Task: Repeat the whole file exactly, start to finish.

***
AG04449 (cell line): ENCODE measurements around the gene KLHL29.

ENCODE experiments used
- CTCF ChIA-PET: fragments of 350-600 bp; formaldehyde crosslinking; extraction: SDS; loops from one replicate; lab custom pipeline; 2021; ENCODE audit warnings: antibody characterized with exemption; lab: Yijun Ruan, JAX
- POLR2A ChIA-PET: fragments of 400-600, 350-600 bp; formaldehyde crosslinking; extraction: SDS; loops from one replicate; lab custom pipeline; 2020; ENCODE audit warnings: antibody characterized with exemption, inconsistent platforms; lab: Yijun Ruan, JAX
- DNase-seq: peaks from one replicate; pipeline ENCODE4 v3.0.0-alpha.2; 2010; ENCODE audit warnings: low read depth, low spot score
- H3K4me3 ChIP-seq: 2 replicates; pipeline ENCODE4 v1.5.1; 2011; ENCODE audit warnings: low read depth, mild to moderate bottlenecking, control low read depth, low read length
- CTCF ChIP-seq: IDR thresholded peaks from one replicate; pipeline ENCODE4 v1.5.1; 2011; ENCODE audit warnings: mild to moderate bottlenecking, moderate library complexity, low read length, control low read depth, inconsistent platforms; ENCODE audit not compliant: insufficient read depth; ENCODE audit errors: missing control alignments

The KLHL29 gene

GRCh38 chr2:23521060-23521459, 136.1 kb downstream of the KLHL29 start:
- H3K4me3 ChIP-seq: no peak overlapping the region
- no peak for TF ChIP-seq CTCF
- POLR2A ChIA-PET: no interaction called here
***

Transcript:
AG04449 (cell line): ENCODE measurements around the gene KLHL29.

ENCODE experiments used
- CTCF ChIA-PET: fragments of 350-600 bp; formaldehyde crosslinking; extraction: SDS; loops from one replicate; lab custom pipeline; 2021; ENCODE audit warnings: antibody characterized with exemption; lab: Yijun Ruan, JAX
- POLR2A ChIA-PET: fragments of 400-600, 350-600 bp; formaldehyde crosslinking; extraction: SDS; loops from one replicate; lab custom pipeline; 2020; ENCODE audit warnings: antibody characterized with exemption, inconsistent platforms; lab: Yijun Ruan, JAX
- DNase-seq: peaks from one replicate; pipeline ENCODE4 v3.0.0-alpha.2; 2010; ENCODE audit warnings: low read depth, low spot score
- H3K4me3 ChIP-seq: 2 replicates; pipeline ENCODE4 v1.5.1; 2011; ENCODE audit warnings: low read depth, mild to moderate bottlenecking, control low read depth, low read length
- CTCF ChIP-seq: IDR thresholded peaks from one replicate; pipeline ENCODE4 v1.5.1; 2011; ENCODE audit warnings: mild to moderate bottlenecking, moderate library complexity, low read length, control low read depth, inconsistent platforms; ENCODE audit not compliant: insufficient read depth; ENCODE audit errors: missing control alignments

The KLHL29 gene

GRCh38 chr2:23521060-23521459, 136.1 kb downstream of the KLHL29 start:
- H3K4me3 ChIP-seq: no peak overlapping the region
- no peak for TF ChIP-seq CTCF
- POLR2A ChIA-PET: no interaction called here